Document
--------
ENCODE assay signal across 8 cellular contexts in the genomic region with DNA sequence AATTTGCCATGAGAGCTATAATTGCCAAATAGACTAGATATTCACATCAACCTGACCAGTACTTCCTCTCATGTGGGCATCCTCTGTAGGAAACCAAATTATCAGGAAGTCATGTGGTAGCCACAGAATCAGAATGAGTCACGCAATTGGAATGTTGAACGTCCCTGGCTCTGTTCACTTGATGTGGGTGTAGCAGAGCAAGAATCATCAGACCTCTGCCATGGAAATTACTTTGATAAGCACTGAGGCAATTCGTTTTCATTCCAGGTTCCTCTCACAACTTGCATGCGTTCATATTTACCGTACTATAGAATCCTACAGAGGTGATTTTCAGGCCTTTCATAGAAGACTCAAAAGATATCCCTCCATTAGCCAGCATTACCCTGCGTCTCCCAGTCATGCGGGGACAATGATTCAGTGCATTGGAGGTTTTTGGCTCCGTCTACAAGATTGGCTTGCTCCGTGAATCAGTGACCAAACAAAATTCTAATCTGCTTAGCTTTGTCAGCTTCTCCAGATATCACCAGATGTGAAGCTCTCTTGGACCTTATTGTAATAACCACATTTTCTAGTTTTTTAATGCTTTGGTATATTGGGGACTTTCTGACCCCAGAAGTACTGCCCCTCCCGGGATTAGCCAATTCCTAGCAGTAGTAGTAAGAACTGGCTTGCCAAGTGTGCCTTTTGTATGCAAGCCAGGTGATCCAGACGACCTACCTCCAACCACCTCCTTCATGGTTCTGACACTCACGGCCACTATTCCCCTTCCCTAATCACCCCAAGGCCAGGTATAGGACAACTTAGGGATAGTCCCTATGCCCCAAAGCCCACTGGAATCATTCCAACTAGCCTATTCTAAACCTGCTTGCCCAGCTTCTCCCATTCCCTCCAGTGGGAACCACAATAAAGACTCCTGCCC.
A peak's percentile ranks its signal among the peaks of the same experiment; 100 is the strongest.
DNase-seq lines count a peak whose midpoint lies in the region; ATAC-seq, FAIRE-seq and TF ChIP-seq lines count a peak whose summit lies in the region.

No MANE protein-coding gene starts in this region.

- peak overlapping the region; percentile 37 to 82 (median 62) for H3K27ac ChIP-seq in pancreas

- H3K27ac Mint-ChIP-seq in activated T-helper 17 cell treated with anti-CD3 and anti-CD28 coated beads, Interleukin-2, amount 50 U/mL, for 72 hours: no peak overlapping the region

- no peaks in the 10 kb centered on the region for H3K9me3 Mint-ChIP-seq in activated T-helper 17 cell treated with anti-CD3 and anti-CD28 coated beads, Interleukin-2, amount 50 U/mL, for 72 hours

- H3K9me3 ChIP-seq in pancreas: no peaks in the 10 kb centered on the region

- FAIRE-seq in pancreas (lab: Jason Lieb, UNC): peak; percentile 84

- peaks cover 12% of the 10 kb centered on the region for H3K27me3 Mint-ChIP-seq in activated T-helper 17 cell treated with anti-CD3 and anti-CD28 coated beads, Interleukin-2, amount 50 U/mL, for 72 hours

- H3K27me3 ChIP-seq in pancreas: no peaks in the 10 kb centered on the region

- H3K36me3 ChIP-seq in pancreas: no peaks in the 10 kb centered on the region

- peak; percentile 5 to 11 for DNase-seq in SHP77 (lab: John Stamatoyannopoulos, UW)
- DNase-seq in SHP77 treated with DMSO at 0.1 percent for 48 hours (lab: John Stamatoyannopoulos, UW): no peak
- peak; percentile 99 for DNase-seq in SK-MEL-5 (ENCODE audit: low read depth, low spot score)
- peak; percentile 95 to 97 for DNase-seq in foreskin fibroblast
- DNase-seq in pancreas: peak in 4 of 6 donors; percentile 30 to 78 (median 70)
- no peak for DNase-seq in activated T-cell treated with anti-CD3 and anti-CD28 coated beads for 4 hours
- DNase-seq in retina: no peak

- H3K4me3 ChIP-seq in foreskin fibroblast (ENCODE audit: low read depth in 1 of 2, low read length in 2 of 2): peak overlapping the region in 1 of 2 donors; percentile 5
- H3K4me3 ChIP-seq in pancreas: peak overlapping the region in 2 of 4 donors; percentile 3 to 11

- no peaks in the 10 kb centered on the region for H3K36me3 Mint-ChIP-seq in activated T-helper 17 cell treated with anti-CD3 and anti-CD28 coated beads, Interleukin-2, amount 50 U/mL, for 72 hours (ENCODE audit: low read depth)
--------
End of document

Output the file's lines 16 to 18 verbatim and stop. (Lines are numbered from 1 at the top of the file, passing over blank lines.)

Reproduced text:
- peak; percentile 95 to 97 for DNase-seq in foreskin fibroblast
- DNase-seq in pancreas: peak in 4 of 6 donors; percentile 30 to 78 (median 70)
- no peak for DNase-seq in activated T-cell treated with anti-CD3 and anti-CD28 coated beads for 4 hours